In Just 450 Square Feet, A New York Architect Crafts a Multifunctional Apartment of His Own

With a Murphy bed and a revised layout, a studio apartment becomes a transformable one-bedroom.

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New York architect Christopher Kitterman is no stranger to small spaces. As the principal of STADT Architecture, he recently reworked a narrow triplex that was featured in our November 2016 issue. But a recent project proved more personal: the renovation of his 450-square-foot apartment in Manhattan's Gramercy neighborhood. 

The living room features a 12-foot-high ceiling, which drops to 8.5 feet in other areas of the apartment—an design feature architect and resident Christopher Kitterman used to organize the space. Behind the curtain, sliding glass doors open to a small terrace. The artwork includes a pair of Cindy Sherman prints, a framed Hermès scarf, and two of Kitterman's own photographs.

Photo: Ben Anderson

Before the renovation, the living room was dominated by the bed, limiting the functionality of the space.

Photo: STADT Architecture

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The tight quarters proved challenging when trying to create a logical layout. A bathroom at the center of the space cut off the living area, which had previously been dominated by a bed. 

To make sense of the space, Kitterman used the existing architecture as a guide. The back of the apartment, where a 12-foot-high ceiling leads to a small terrace, would become the main living room, while shorter 8.5-feet-tall ceilings would cover the kitchen and dining area and convertible bedroom. To pull it all together, Kitterman opted for a bright neutral color palette and walnut herringbone floors from LV Wood.

The living room furniture sticks to a soothing palette. The sectional is by Gus, the brown leather Spring chair is by Erwan Bouroullec for Cappellini, the silver side table is from Design Within Reach, the Glo Ball floor lamp is by Jasper Morrison for Flos, and the Bob tables are by Jean-Marie Massaud for Poltrona Frau. A photograph by the architect rests on a credenza from ABC Home, the same source for the rug.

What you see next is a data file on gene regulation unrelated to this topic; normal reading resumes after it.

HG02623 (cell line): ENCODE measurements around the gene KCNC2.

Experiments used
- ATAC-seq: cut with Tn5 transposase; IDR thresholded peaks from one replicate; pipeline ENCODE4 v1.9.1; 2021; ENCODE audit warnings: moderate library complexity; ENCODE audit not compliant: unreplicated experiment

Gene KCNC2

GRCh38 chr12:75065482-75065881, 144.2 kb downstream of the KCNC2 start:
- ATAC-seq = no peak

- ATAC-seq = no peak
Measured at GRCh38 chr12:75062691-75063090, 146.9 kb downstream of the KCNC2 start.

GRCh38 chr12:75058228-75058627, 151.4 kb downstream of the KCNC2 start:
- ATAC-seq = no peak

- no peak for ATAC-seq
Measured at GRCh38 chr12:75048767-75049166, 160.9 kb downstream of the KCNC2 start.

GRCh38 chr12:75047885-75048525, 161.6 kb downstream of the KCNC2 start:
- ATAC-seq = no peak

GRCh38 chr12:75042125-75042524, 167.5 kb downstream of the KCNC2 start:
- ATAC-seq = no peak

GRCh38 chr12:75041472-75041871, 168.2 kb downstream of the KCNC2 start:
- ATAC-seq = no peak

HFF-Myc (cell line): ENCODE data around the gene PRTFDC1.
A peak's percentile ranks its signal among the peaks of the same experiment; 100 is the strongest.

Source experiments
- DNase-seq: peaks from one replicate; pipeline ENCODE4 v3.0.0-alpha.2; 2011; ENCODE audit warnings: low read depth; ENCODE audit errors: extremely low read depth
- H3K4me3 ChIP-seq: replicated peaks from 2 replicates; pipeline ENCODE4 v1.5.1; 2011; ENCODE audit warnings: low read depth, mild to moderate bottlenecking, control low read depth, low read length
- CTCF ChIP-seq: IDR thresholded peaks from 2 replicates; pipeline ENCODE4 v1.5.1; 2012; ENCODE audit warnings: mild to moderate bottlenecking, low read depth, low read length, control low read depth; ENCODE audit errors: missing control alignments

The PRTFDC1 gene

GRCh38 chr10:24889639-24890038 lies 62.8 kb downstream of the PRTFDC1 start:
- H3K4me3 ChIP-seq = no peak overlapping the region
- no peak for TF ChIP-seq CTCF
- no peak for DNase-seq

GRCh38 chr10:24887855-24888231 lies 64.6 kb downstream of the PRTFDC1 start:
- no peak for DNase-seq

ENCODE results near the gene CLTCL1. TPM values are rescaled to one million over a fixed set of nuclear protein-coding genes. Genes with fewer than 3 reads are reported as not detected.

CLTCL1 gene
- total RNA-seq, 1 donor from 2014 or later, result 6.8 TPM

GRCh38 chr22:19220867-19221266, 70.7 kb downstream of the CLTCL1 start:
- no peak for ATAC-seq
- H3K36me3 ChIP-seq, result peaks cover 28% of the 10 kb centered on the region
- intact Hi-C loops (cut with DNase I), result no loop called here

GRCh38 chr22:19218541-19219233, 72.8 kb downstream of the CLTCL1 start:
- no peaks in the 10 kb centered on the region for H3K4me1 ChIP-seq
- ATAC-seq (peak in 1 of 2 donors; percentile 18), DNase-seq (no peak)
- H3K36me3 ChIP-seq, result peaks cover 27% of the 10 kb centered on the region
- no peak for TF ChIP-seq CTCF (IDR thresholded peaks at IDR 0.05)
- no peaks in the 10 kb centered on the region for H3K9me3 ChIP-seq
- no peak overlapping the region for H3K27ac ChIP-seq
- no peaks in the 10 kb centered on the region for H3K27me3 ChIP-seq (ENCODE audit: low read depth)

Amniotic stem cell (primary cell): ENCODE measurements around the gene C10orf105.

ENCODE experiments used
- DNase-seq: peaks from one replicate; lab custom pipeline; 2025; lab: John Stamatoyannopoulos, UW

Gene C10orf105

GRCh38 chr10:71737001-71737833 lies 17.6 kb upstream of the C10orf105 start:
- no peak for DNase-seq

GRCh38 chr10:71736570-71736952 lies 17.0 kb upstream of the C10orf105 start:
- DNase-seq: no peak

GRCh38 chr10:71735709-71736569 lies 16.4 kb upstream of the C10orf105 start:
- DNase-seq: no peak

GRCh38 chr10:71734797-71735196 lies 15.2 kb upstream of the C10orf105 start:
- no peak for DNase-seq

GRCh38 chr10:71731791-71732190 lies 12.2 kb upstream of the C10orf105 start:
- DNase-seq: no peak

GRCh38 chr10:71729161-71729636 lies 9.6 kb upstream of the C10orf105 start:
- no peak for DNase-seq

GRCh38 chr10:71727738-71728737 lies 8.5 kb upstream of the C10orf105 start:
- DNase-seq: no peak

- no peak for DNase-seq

Photo: Ben Anderson

A bulky shelving system once occupied an entire wall; now a streamlined cabinet system stashes belongings. The architect replaced the radiators with a slim wall-mounted option.

Photo: STADT Architecture

Creating a new space for sleeping was equally important. Rather than giving over valuable square footage to a bed, Kitterman chose a queen-size Murphy bed system from Häfele that can be hidden behind a curtain during the day. When it's time to drop the bed at night, the curtain slides aside to cover the home's entrance, creating a cozy sense of privacy.

By the entrance, a silver curtains in KnollTextiles fabric hide a Poliform storage system and a Murphy bed. 

Photo: Ben Anderson

Before, the entrance was overwhelmed by a desk and task chair that prevented access to the main closet.

Photo: STADT Architecture

By placing the bed near the entrance of the apartment, Kitterman was able to leave an open space for a dining table—with room for eight—off of the new galley kitchen, which now gets plenty of natural light thanks to the reconfigured layout.

A built-in track allows the KnollTextiles curtains to be moved in front of the entrance, creating a cozy bedroom space. A queen-size Häfele Murphy bed is hidden between two sets of Poliform cabinets.

Photo: Ben Anderson

The Murphy bed niche is lined in deep blue fabric by KnollTextiles, one of the few pops of color in the space. 

Photo: Ben Anderson

The galley kitchen features a slim Corian countertop and backsplash over rich walnut cabinetry. In the pantry and bathroom areas beyond, white terrazzo flooring replaces wood. The wall at the back of the shower is clad in large-format Blue de Savoie stone tiles.

Photo: Ben Anderson

STADT Architecture's renovation created more living space without sacrificing functionality. The bathroom was moved to the back of the apartment, opening up square footage for a dining area off the galley kitchen.

Photo: STADT Architecture


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